The new Electric Guitar tracks support modeled amps and stomp box effects.

Electric Guitar tracks use stomp box effects—effects modeled after the small effect boxes that routinely litter the floor around electric guitar players. Stomp boxes include Phaser, Overdrive, Distortion, Fuzz, Chorus, Flanger, Vibrato, Filter, Delay, and Sustain. You can have as many as five stomp boxes at a time and changing the position of where the stomp boxes appear in the interface changes the sound coming from the track (so the boxes work in serial order). Each stomp box includes an On/Off switch as well as knobs for adjusting the parameters of the effect. The stomp boxes also sound very much like the real deal.

You’re welcome to create your own arrangement of amps and stomp boxes, but before you do you might care to try one of the 37 included presets. If you want to sound like The Edge from the early ’90s, for example, choose Dublin Delay. Dick Dale wannabes can dial in Surf, which features the Combo amp with a fair bit of amp reverb and tremolo and a Sustain stomp box.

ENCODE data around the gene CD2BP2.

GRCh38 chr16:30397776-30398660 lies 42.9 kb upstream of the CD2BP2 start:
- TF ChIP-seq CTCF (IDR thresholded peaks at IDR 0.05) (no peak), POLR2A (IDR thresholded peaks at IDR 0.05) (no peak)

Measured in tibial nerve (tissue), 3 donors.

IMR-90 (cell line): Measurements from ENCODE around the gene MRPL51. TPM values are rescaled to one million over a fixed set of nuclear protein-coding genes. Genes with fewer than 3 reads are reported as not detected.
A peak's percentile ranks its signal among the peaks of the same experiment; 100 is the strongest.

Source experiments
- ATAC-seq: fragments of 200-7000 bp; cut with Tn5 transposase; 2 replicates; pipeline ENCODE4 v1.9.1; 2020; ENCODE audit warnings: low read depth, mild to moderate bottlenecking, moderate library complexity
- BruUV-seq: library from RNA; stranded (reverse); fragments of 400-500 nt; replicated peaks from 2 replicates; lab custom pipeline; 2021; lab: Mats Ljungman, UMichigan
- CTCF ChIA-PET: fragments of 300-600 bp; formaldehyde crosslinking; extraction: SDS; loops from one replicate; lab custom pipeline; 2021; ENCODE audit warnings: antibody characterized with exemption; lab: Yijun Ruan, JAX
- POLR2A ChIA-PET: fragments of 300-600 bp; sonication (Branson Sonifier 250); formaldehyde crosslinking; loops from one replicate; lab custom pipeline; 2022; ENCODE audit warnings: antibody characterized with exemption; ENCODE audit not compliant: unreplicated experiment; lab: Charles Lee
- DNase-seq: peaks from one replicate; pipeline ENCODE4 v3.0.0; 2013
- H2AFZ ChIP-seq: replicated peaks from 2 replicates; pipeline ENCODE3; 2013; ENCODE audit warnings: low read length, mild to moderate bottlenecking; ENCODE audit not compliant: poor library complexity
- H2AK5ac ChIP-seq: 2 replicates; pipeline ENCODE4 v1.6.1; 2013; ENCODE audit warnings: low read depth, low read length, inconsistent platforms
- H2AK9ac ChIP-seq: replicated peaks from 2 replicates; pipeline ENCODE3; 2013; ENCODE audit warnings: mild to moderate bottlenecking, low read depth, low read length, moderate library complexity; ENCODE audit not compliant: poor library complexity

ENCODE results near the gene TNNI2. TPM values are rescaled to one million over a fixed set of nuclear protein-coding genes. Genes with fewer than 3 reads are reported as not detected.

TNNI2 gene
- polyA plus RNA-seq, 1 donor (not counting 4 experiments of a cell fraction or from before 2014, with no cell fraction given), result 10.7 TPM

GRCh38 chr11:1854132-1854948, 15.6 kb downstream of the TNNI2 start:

Before you toss your outboard gear in favor of GarageBand’s amps and stomp boxes, note this crucial omission—like much of the rest of GarageBand, amps and stomp boxes can’t be controlled via MIDI, and that’s a shame. Guitar players like to kick in effects as they play and the only way to do that in GarageBand ’09 is to take your hand off the guitar and click a stomp box’s virtual buttons. You can control parameters for stomp box effects after the fact using GarageBand’s automation controls, but it’s not the same thing. Electric Guitar tracks demand some way to stomp a real switch while you’re playing and a MIDI controller is the means. It’s time, Apple.
Additional enhancements